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Women of Courage: Princess Leia

Star Wars 8 Princess Leia

Princess Leia Organa: The Princess Who Rescued Back

“You get to choose what monsters you want to slay. I’m sorry to say this again, but let’s face it – the Force is with you.”–Carrie Fisher

There are real-life courageous women and there are fictional heroines, but today it’s my pleasure to discuss a woman who is both. Princess Leia Organa of the Star Wars franchise has been inspiring moviegoers for forty years.

When the series first launched, the young princess was already leading the rebellion against the Empire. Through four decades of films, Princess Leia was a soldier, a diplomat, general, and a war hero. Though the Force was strong in her, she chose serve her people as leader instead of becoming a Jedi. And while others’ loyalties shifted, or players drifted in and out of service to the rebellion, Princess Leia remained steadfast.

Carrie Fisher (1956-2016), the actress who portrayed Leia, was courageous in her own right. The outspoken Fisher was also a fierce advocate of mental health and openly shared her own struggles with addiction and bipolar disorder. Riotously funny, she fought the stigma of mental health with fierce honesty.

How She’s Courageous

From her first appearance in the iconic buns, to the gently graying general in 2015’s The Force Awakens, Princess Leia was an unflagging champion of the rebellion. She was one of only two characters who stood up to Darth Vader—a man whose own subordinates winced and scurried at his words. Perceptive and insightful, Princess Leia could instantly size up enemy or ally,  and deliver a character indictment in one biting quip.

In the original 1977 Star Wars script, Luke and Han Solo found Princess Leia bruised, beaten, and suspended upside down. It was only when the logistics of carting around a catatonic Leia became problematic that they revised the scene. The princess gig has never been the same.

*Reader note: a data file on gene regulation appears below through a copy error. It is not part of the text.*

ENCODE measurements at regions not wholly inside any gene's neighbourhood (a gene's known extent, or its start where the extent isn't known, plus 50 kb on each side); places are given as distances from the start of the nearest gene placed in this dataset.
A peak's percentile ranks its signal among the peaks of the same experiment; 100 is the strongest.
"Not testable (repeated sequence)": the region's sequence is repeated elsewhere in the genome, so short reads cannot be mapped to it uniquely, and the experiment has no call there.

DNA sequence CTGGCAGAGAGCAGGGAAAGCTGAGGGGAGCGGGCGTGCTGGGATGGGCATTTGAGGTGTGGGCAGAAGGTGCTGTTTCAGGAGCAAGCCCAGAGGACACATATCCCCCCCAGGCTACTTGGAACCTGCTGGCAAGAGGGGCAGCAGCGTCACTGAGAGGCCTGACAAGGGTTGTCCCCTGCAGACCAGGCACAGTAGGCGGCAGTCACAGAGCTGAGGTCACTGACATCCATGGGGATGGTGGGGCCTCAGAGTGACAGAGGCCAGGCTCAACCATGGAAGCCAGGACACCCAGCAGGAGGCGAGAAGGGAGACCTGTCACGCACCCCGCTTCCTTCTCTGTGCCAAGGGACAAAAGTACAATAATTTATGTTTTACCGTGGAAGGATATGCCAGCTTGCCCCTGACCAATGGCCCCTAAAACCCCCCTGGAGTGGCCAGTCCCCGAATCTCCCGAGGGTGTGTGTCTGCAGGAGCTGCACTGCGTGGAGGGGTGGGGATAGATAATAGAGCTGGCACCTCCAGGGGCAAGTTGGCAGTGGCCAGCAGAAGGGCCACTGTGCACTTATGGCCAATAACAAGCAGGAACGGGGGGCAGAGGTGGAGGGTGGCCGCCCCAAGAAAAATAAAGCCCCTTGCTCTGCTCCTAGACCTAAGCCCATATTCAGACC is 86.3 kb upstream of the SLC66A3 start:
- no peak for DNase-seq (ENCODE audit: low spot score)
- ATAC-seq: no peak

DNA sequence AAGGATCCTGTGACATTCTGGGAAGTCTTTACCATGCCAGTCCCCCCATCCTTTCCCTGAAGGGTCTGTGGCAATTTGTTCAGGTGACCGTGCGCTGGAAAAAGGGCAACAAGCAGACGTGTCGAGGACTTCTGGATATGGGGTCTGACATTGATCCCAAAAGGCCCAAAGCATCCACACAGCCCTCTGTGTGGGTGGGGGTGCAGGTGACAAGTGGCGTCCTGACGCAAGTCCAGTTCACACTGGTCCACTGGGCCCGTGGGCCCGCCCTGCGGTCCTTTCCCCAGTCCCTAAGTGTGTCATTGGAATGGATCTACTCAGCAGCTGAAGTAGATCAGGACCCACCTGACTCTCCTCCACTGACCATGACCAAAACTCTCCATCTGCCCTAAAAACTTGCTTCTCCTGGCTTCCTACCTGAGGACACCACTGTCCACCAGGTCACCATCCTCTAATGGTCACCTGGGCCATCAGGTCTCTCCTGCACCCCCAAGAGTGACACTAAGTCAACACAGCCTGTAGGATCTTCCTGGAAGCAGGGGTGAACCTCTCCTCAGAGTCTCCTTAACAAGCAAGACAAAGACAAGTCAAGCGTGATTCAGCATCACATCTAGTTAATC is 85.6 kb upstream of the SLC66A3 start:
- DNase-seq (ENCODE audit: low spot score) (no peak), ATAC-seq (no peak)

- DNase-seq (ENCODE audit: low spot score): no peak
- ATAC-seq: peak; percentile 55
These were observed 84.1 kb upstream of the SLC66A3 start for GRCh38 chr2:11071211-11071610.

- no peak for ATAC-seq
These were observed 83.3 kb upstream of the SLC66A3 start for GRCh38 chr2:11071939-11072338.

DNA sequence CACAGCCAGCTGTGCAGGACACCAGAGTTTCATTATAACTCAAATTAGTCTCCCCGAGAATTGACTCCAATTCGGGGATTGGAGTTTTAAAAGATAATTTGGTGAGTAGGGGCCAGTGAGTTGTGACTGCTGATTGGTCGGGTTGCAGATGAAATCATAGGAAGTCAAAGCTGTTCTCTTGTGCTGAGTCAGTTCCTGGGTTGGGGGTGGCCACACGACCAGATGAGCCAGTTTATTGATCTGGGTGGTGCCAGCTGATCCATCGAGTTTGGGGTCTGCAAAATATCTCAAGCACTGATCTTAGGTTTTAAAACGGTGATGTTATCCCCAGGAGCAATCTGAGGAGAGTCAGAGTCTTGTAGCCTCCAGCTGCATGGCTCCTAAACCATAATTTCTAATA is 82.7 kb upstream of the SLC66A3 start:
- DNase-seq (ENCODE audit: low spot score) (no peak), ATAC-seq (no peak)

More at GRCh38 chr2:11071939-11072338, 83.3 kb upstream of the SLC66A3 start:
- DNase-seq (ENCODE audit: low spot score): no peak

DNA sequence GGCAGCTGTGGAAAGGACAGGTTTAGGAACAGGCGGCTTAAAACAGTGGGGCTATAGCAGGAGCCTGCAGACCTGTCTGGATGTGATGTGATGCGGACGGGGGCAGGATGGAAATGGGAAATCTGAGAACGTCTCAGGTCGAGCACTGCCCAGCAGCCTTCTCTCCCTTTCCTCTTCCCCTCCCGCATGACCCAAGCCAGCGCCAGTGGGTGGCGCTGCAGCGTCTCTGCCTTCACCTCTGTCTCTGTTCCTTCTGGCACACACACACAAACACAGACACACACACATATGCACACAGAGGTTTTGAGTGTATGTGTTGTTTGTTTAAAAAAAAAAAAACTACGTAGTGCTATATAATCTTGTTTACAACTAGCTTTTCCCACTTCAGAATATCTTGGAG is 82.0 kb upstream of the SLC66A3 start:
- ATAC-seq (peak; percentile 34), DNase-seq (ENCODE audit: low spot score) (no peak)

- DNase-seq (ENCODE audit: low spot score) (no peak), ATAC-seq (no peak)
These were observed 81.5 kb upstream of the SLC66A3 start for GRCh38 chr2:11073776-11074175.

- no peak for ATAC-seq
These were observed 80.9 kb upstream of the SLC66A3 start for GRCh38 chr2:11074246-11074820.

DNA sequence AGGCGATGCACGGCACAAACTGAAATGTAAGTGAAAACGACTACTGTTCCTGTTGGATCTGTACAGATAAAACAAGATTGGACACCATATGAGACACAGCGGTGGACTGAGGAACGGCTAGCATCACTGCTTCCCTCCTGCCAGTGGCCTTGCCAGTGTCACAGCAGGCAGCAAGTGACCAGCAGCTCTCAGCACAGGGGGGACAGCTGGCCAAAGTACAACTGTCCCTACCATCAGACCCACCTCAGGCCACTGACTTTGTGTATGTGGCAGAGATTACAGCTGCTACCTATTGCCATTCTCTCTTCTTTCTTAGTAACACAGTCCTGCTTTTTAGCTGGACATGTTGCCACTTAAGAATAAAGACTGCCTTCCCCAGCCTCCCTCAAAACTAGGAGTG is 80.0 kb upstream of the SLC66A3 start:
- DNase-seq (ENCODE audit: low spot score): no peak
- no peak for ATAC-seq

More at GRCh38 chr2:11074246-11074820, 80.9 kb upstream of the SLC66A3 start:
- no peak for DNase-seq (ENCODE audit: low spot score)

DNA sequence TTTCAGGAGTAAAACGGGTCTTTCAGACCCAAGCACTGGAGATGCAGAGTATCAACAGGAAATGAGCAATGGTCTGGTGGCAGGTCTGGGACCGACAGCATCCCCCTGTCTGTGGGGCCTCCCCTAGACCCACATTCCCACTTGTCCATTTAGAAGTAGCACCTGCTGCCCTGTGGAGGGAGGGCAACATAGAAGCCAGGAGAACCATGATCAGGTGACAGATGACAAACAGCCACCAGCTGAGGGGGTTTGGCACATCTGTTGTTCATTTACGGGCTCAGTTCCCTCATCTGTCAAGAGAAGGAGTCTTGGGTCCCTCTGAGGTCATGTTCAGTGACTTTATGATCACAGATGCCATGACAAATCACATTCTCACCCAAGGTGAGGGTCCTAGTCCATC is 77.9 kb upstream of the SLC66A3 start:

How She’s Affected Me

Princess Leia changed everything I knew about princesses. As a girl who grew up on a steady diet of Disney Princesses, I understood perfectly that princesses needed rescuing. What I didn’t know was that this one would rescue back.

That she was different was clear in the split-second it took for her to size up Luke Skywalker’s disguise.

“Aren’t you a little short for a storm trooper?” she asked, the corner of her mouth quirked in a wry smile.

Minutes later, as Luke and Han Solo’s half-conceived rescue plan crumbled before them, she snatched a blaster and declared, “Somebody has to save our skins.”

I sat a little straighter in my chair. It was 1977 and my whole perception of princesses–and women–shifted in that moment.

How She’s Affected Others

“Stay afraid, but do it anyway. What’s important is the action. You don’t have to wait to be confident. Just do it and eventually the confidence will follow.” – Carrie Fisher
Princess Leia was strong at a time when women in film weren’t strong. She was many girls’ first glimpse of a truly heroic woman (myself included). Not only was she brave, she was in control of her own destiny. She was an icon of unwavering leadership.

Carrie Fisher was deeply conscious what Princess Leia meant to women, and this integrity is reflected both in her performance and her contributions to the script and character development.

Learn More

Here’s the part where I normally include links to learn more. But in this case, I’m going to suggest you run out and buy a box set and go on a Star Wars binge. The Last Jedi is in theatres on December 15th, so there’s still time to get yourself primed for the next in the Star Wars series.

Originally published on

Lisa Seacat DeLuca, the Woman Single Handedly Closing the Gender Gap in Patents

Look, women were bringing innovative ideas to science and engineering long before Hypatia invented the hydrometer in 400 AD. In spite of that, less than 20% of US patents include a woman inventor. However, one young woman is single-handedly closing the gender gap in patents.

Her name is Lisa Seacat DeLuca. She’s only 35 years old, but she’s already filed more than 400 patents. A software engineer at IBM, DeLuca has filed patents for smart technology like location-based advertising, and subject-based conference call alerts. She’s currently IBM’s most prolific female inventor.